“We are shaped by our thoughts. We become what we think.” - Buddha
“If you want to conquer the anxiety of life, live in the moment, live in the breath.” – Amit Ray
Have you ever stopped to notice how relaxed and smooth the best endurance athletes in the world look when they are competing? When we swim, bike, and run, we are continually moving between a state of relaxation and tension both physically AND mentally. While we obviously need tension at times, if you are gritting your teeth and trying to force and fight through a workout or race, you may be severely lessening the potential benefit AND enjoyment you would have derived from that session, AND you might end up going slower as well. What the elite athletes who are silky-smooth and relaxed know is that:
When your body’s natural rhythm and timing are altered, less fluid and less efficient movements use up precious energy reserves and increase the risk of cramping and even injury.
- The best chance for a true “breakthrough” performance can only happen if our focus is on being more relaxed, rather than trying to fight through and force more power from our legs!
- Taking at least one session each week in each sport where you practice and refine skill and technique will lead to more relaxed, more efficient sport specific movements.
- Your ability to completely relax your body AND mind, while simultaneously moving at the fastest possible speed, is a very important determinant of how successful you will be in your most important events!
What does it mean to relax the mind?
According to Joann Dahlkoetter, Ph.D., well-known author and expert on mental training for athletes, “relaxation is an experience. It’s a state of physical and mental stillness characterized by the absence of tension and anxiety.” In addition, studies and anecdotal reports from elite level cyclists and other endurance athletes consistently say one related key to faster training and racing is learning to stay “in the moment” at all times, emptying the mind of left-brain thinking, analyzing and judging.
In my own practical experience as an endurance athlete, when I am able to really focus on staying task oriented and being “in the moment,” emptying my mind of anxious thoughts and judgments, I instantly feel a mental and physical response that allows me to relax more fully. What results is that I am able to breathe more deeply from my lower abdomen, NOT from my chest, which in turn lowers my heart rate and any additional tension I might be feeling. This makes it easier to move through a greater range of motion and helps me pick up my pace even further without an increase in heart rate or in RPE. I know that with nothing more than my enhanced focus and breathing, I am able to immediately change the way I feel and the way I perform!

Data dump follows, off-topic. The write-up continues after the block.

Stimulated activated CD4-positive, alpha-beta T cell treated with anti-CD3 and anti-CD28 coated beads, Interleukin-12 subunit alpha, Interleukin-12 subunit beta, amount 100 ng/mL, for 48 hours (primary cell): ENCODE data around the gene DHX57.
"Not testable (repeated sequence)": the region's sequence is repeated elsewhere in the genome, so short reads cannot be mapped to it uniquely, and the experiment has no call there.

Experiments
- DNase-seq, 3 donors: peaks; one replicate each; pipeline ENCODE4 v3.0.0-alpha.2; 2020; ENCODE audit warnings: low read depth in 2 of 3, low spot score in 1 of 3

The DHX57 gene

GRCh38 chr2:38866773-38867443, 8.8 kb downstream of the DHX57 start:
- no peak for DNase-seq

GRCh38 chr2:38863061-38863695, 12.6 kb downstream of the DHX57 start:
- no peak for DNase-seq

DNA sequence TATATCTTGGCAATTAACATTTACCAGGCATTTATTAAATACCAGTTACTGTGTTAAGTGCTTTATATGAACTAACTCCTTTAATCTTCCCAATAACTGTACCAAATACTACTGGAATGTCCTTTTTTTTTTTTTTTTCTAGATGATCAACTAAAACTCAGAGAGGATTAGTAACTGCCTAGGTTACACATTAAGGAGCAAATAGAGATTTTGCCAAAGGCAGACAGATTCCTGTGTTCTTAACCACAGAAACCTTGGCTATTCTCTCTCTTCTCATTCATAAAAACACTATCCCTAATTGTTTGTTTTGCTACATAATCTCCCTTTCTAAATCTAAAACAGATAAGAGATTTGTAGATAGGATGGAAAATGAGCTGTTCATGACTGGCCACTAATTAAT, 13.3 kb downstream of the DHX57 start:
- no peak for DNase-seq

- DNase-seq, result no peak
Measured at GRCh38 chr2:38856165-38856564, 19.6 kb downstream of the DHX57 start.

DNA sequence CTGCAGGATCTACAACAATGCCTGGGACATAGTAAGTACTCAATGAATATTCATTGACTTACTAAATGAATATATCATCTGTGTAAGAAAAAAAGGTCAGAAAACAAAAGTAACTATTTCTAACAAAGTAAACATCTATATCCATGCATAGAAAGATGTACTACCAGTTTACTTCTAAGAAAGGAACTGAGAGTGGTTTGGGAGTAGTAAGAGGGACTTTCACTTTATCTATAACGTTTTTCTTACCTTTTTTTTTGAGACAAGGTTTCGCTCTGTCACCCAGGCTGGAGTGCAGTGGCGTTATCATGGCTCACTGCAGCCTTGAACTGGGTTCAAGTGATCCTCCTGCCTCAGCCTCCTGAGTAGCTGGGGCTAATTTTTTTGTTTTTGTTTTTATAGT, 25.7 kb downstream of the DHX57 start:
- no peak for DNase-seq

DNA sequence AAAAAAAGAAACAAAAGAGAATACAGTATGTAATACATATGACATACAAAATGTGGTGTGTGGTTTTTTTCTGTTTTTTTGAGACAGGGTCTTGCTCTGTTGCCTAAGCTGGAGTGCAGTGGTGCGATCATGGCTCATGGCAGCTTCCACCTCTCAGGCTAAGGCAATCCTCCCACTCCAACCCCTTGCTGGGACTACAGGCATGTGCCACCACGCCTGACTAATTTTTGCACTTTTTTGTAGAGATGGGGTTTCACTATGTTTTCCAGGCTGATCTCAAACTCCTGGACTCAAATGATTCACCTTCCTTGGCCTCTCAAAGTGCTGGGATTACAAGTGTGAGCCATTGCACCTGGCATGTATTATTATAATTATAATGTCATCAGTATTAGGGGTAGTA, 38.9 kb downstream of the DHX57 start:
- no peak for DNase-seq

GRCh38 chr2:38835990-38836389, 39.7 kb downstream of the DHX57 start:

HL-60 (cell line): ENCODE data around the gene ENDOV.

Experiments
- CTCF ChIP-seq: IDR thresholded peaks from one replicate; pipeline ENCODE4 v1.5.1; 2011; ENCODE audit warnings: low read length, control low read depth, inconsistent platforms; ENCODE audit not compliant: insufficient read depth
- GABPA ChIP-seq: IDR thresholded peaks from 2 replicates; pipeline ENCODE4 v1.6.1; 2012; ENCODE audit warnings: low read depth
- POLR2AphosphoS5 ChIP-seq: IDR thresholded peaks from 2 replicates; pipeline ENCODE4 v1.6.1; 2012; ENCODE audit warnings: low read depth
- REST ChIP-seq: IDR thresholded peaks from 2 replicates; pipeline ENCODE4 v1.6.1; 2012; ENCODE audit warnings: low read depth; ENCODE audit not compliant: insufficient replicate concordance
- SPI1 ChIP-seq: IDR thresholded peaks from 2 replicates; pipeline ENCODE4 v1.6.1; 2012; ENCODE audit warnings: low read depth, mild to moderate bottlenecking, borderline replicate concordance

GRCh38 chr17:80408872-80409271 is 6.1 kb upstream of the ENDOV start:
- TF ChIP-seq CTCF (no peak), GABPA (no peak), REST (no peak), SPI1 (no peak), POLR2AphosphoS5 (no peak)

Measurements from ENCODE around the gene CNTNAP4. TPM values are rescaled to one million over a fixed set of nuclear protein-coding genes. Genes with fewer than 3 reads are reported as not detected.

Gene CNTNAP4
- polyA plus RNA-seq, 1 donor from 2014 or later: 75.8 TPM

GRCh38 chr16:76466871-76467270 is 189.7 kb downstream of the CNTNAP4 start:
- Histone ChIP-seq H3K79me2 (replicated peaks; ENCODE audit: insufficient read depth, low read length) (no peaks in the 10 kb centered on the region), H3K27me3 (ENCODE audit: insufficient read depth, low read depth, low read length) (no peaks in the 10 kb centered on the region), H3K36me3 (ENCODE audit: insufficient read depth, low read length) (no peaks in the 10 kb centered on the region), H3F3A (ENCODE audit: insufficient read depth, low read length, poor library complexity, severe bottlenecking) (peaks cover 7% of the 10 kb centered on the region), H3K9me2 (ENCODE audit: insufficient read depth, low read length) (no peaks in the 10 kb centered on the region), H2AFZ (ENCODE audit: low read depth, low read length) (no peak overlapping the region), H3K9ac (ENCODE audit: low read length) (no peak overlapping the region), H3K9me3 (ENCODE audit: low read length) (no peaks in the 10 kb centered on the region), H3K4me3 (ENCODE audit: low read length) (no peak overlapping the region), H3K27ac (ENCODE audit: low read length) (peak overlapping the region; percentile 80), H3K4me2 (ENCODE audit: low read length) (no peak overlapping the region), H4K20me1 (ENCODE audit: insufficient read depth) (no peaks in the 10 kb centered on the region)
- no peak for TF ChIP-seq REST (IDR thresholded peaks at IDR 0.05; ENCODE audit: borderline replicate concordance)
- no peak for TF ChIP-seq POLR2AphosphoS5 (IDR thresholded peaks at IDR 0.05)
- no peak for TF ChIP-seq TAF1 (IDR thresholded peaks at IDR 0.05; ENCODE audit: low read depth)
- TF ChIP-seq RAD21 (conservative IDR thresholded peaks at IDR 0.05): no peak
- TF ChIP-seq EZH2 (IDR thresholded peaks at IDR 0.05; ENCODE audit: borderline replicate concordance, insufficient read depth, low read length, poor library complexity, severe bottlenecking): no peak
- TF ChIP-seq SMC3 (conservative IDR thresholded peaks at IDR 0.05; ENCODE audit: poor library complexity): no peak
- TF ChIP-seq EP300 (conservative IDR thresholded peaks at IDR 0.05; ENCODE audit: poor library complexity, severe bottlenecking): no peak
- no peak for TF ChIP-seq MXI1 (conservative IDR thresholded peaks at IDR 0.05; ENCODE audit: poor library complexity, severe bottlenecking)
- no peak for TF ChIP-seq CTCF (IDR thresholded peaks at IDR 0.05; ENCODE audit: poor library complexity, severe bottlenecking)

Try relaxing as HARD as you seem to be working:
As an experiment, in your next “quality” workout, try relaxing as HARD as you are working! Pay attention to your breath. Gritting your teeth with all of the resulting tension in your face is wasted energy and won’t help you go faster. Forcing it may end up resulting in cramping, inefficient and uncoordinated movements, poor breathing mechanics, poor pacing, and might even lead to overtraining and injury. Instead, introduce a new dimension of relaxing your mind and body “harder” while training and racing.
Tips to help quiet your left-brain and relax your mind and muscles:
- Your left brain wants to constantly judge and criticize you. STOP IT by using “thought replacement” strategies that in turn will enhance relaxation. The instant you experience a negative thought or criticism, replace it with a positive one.
- Use KEY “power” words such as calm, focus, smooth, patience, effortless, or winner to re-center and stay focused in the present.
- Use deep focused breathing to key into how your body is feeling. Learn to detect subtle changes in muscle tension levels that will help you relax muscles not needed for a particular movement.
Without a doubt, learning to relax your body, calm your mind, and conserve energy while swimming, riding, or running, and throughout the day (how tightly do you grip the steering wheel in your car?) will enhance your quality of sleep, accelerate your recovery, recharge your mind, and enhance your performance and enjoyment. Take these strategies and integrate them into your daily training and I guarantee you’ll see instant benefits in every phase of your life!
 Dahlkoetter, Ph.D., Joann, Your Performing Edge, Pulgas Ridge Press, 2002., pg. 53